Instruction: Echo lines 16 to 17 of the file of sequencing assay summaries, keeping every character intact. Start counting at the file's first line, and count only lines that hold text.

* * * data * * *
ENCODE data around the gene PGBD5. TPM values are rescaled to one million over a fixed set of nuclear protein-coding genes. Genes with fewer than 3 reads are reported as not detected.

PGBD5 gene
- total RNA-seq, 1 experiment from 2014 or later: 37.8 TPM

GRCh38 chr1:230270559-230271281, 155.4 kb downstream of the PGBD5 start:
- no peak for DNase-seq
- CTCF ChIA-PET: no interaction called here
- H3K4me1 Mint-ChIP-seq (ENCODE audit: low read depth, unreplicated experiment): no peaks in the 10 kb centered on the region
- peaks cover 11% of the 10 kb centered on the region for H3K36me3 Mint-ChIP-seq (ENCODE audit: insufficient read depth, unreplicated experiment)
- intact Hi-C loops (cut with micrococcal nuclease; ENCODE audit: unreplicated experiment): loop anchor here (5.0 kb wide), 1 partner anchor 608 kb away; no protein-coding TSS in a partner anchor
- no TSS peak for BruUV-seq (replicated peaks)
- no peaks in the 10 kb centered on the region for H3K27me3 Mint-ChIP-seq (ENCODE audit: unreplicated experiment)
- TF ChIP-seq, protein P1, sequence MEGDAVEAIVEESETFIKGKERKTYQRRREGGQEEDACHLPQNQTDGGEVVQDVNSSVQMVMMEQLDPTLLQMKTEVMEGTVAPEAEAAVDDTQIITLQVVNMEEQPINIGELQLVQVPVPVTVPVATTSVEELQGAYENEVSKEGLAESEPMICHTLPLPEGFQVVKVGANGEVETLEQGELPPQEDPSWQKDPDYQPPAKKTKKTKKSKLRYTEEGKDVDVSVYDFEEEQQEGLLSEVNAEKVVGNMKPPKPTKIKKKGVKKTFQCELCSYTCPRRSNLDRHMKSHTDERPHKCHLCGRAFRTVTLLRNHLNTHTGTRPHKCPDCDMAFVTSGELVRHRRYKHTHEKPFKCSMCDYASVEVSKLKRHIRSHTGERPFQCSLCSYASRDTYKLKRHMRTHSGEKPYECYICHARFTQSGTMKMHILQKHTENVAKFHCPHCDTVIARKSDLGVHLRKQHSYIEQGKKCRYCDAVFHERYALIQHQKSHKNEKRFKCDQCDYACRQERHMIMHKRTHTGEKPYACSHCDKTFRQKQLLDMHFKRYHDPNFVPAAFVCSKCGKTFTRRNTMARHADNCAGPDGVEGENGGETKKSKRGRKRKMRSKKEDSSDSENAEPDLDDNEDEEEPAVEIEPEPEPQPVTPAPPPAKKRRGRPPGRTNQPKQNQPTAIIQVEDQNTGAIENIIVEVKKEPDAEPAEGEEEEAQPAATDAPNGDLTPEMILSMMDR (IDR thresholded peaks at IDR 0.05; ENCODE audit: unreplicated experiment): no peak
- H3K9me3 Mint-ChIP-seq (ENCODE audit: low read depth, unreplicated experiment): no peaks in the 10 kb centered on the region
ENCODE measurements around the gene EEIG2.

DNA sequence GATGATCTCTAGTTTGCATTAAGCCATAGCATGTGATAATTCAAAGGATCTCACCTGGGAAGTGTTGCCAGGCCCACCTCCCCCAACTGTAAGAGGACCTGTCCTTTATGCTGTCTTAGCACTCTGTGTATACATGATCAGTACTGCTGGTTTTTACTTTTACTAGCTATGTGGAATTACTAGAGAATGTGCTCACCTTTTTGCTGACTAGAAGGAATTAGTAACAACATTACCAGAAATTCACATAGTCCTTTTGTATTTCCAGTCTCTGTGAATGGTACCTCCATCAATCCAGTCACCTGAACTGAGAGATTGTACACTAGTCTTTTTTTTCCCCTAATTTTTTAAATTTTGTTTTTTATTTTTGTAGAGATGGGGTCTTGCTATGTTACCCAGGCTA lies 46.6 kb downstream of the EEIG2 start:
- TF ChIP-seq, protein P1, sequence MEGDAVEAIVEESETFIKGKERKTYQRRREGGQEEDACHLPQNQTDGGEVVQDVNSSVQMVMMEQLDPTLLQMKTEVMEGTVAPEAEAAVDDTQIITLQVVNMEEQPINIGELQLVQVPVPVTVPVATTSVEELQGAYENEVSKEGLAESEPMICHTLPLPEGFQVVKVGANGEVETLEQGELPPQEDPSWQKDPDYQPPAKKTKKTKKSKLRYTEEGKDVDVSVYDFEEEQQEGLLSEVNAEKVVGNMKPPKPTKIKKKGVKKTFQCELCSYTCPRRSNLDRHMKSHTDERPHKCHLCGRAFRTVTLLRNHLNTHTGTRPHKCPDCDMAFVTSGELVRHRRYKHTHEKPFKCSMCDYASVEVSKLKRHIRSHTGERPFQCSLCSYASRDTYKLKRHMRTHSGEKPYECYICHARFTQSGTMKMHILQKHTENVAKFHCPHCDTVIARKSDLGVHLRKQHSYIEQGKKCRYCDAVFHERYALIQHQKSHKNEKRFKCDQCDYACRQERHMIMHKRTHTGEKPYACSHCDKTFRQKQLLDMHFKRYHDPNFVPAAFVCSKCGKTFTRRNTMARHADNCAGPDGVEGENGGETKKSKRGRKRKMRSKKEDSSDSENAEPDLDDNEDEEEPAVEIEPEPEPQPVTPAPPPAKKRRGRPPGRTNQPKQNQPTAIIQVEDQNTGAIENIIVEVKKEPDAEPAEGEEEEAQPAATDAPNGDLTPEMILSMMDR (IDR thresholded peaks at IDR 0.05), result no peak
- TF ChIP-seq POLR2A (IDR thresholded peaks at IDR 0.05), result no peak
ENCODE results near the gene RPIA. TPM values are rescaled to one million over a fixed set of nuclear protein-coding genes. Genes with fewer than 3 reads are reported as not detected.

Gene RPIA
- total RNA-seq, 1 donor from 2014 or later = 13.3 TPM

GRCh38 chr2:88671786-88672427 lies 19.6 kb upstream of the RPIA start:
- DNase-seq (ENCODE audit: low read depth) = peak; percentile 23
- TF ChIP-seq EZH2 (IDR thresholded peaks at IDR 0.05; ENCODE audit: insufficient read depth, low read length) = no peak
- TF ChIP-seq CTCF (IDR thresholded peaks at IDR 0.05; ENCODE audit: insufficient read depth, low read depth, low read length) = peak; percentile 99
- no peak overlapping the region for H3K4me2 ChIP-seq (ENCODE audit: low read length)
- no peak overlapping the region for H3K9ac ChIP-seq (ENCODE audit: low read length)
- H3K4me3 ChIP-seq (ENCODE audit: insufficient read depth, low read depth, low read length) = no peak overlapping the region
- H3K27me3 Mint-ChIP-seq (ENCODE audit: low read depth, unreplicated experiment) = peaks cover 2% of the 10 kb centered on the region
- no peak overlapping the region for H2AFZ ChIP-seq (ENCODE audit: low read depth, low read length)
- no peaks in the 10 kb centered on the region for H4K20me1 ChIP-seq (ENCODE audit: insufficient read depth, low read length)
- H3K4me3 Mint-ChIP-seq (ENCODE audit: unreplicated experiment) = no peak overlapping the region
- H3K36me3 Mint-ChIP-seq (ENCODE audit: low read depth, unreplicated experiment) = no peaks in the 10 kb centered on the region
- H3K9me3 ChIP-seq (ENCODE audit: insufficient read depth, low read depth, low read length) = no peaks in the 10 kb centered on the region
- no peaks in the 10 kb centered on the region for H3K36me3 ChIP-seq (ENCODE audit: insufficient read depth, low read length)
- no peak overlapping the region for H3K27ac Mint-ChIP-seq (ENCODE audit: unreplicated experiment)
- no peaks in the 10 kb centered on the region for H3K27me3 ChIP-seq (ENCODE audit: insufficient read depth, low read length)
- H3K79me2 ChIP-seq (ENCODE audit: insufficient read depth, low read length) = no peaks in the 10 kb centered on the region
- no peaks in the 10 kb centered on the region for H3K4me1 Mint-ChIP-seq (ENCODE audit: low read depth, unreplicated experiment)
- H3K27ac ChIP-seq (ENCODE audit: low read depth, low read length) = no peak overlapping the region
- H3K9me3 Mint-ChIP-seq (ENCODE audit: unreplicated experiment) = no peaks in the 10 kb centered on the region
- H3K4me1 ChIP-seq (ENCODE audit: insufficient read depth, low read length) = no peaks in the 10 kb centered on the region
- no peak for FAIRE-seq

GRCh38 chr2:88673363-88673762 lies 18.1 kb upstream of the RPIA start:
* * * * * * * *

- TF ChIP-seq, protein P1, sequence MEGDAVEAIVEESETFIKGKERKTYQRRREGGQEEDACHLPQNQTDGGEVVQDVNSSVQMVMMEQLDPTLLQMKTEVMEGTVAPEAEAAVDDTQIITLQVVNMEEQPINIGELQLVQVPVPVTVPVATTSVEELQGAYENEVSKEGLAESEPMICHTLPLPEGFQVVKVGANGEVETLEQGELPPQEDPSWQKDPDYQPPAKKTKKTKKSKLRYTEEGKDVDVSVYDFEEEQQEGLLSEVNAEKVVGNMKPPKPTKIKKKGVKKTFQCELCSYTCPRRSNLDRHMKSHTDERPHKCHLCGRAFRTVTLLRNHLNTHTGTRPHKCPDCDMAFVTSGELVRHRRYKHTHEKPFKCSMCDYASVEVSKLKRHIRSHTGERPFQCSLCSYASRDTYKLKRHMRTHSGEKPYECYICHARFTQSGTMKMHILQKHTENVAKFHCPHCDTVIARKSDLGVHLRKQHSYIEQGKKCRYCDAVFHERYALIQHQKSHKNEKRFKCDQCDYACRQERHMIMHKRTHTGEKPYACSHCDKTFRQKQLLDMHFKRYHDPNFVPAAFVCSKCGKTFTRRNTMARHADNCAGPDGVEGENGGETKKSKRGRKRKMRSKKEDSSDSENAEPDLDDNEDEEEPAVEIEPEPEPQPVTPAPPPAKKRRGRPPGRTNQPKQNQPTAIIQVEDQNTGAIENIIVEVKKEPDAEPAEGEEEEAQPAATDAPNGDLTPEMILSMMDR (IDR thresholded peaks at IDR 0.05), result no peak
- TF ChIP-seq POLR2A (IDR thresholded peaks at IDR 0.05), result no peak